Samson Marrying, Samson at Timnah, Samson Hybristes, and Samson Blinded are the titles of the four dramatic poems of which this book is composed. A synopsis of each poem is given as its preface.

The Fall of Tollan. By James Edward Routh, Jr.

A story told in verse.

Alfred Bartlett:

A Calendar of Prayers. By Robert Louis Stevenson.

A Calendar of Inspiration.

The Beatitudes Calendar. By R. Anning Bell.

The first two of these calendars are decorated and lettered in black, red and white Patience, Self-Forgetfulness, Separation, Family, Grace, Friends, Gratitude, etc., are among the subjects of the twelve prayers by Mr. Stevenson; the second contains twenty-seven inspiring thoughts from great minds; the third is decorated in black and white. There are five large illustrations of religious subjects.

Dana Estes and Company:

Tommy Joyce and Tommy Joy. By Harriet Cheever.

The friendship of Tommy Joyce and Tommy Joy was formed on the tugboat Peggy Lane. The first Tommy had run away from wealthy parents and an indulgent home; the second Tommy, who made his living in the streets, was very grateful for the use of a bunk on the Peggy Lane. A story of interest to boys. Bertha G. Davidson has made the illustrations.

Plucky Jo. By Edward S. Ellis.

The reader, especially if a boy, will find Jo Hepburn a very interesting character from the time when he is first introduced as a freckled, good-natured lad, twelve years of age, through his course at Princeton, for which university he wins the baseball championship, up to his entry upon a business life. Grit, daring and success are all portrayed in the story.

The Music Lovers' Treasury. Edited by Helen Philbrook Patten.

A volume composed of poems addressed to composers or written about musical instruments or upon the general themes of music. The book presents an attractive appearance and contains over thirty illustrations.

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Mary 'n' Mary. By Edith Francis Foster.

This story will appeal more forcibly to little girls. One Mary is poor and the other Mary is rich, but both are lovable children and the best of friends. The volume is well illustrated.

Josie Bean: Flat Street. By Harriet A. Cheever.

The young heroine of this story, by her own efforts, rises above the poverty and obscurity with which she is surrounded, becomes a prominent artist, and makes many friends. Diantha W. Horne has made the illustrations. Mr. Penwiper's Fairy Godmother. By Amy Woods.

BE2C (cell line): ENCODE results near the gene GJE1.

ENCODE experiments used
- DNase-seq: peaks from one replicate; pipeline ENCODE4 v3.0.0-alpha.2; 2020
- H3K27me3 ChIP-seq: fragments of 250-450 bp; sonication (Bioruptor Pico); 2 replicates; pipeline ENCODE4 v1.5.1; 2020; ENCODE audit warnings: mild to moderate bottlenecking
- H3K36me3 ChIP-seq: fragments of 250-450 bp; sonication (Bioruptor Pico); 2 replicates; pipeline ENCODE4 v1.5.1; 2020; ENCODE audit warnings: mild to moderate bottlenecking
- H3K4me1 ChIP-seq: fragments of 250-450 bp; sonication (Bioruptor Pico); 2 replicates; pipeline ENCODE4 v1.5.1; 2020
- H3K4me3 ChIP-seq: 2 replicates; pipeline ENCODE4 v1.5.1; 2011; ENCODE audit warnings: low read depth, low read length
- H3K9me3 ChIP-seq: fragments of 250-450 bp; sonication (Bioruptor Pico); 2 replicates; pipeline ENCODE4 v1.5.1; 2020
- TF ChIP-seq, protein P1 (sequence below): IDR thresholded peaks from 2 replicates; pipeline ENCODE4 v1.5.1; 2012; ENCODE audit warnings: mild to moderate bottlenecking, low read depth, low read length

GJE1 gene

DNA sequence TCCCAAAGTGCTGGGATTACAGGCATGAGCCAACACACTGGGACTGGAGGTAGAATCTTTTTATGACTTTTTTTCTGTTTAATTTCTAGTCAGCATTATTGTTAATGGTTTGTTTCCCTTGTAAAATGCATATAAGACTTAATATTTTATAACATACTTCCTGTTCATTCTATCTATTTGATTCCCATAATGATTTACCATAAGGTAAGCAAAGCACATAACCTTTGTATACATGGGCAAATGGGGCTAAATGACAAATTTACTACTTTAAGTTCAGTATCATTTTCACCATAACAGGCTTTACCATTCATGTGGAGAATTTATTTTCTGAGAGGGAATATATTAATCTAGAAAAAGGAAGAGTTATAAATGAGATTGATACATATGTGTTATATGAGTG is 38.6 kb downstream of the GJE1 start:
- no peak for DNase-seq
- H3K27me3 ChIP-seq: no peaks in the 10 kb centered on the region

Juvenile. Mary Gray is the little heroine, and it was after Mr. Penwiper's automobile struck Mary, making her a cripple for a long time, that their friendship began. The volume is illustrated. The Old Monday Farm. By Louise R. Baker.

Boys will be interested in reading Charley Swan's experiences while runing "the old Monday farm," purchased by Charley's father. Fishing, hunting, raising crops, haying and lumbering were some of the opportunities offered by this tract of two hundred and ten acres. The book is illustrated.

The Everett Press:

Letters to Beany. By Henry A. Shute.

These "Letters to Beany" and the "Love-Letters of Plupy Shute" are written in the same style as Judge Shute's former books, "The Real Diary of a Real Boy," "Sequil," etc.

Ginn and Company:

Northern Trails. By William J. Long.

The wild life of Labrador and Newfoundland are portrayed in this work. It Ideals with the animals and fishes in this section of the country, around which the author has Woven pleasing stories. Mr. Long declares that "every smallest

incident recorded here is as true as careful and accurate observation can make it." One chapter deals with the grey wolves, others with the wild goose, the fox, the whale, the bear, the salmon, etc. The volume is well supplied with full-page illustrations and marginal decorations, drawn by Charles Copeland.

Houghton, Mifflin and Company:

The Story of Noah's Ark. Told and Pictured by E. Boyd Smith.

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Twenty-six full-page coloured pictures and as many verses tell the story of Noah and the Ark. The book is designed to amuse both young and old. Noah is described in many humorous situations: he had strikes while building the ship, was much handicapped by the cats catching the mice, the dogs chasing the cats, and by the seasickness, homesickness and dissensions among the animals and people.

Paradise. By Alice Brown.

Pathos and humour are intermingled in this tale, the scenes of which are laid in New England. The principal characters are Barbara, who has escaped from her former guardian-a travelling conjuror; Malory Dick, the young man who, when about to marry Barbara, is confronted by a former unworthy sweetheart; Lindy, the former sweetheart; Nick, a good, honest countryman who loves Barbara and wants to marry her; Uncle Jotham, who is afflicted daily with a new disease; and Uncle Timmie, who has for forty years done everything he disliked to do for the good of his soul hereafter.

The Romance of the Milky Way. By Lafcadio Hearn.

These seven studies and stories are said to be the literary remains of the late Lafcadio Hearn. The initial story gives the book its title. Others are: Goblin Poetry, "Ultimate Questions," The Mirror Maiden. The Story of Ito Norisuké. Stranger Than Fiction, and A Letter from Japan.

Cicero in Maine. By Martha Baker Dunn. The initial essay in this collection of nine gives the book its title. The other topics discussed are: A Plea for the Shiftless Reader, The Meditations of an Ex-School-Committee Woman, Piazza Philosophy, The Browning Tonic. The Book and the Place, Concerning Temperance and Judgment to Come, BookDusting Time, and Education.

The Green Shay. By George S. Wasson.

The "green shay," which is a small sailing-boat, plays an active part in this tale of the Maine coast and of its retired fishermen. The main story has two themes: one is of love and romance,